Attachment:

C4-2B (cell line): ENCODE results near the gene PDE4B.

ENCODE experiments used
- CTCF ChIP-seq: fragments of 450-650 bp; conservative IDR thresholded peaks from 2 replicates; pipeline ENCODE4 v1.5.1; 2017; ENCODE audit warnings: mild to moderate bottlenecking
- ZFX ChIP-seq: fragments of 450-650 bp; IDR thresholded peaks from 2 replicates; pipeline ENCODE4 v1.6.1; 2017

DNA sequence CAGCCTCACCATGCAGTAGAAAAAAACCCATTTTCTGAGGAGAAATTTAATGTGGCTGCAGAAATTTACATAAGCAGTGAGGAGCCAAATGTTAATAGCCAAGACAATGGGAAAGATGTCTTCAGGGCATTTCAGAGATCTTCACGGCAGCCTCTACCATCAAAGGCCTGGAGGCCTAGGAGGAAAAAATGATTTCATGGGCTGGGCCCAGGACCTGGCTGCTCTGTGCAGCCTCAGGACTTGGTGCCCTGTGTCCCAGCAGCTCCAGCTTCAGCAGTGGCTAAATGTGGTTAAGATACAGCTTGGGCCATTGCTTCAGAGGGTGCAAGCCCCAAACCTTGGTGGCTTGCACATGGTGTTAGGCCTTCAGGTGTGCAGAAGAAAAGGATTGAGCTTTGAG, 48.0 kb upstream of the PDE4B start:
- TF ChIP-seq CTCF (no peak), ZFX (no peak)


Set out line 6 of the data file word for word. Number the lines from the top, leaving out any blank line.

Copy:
- TF ChIP-seq CTCF (no peak), ZFX (no peak)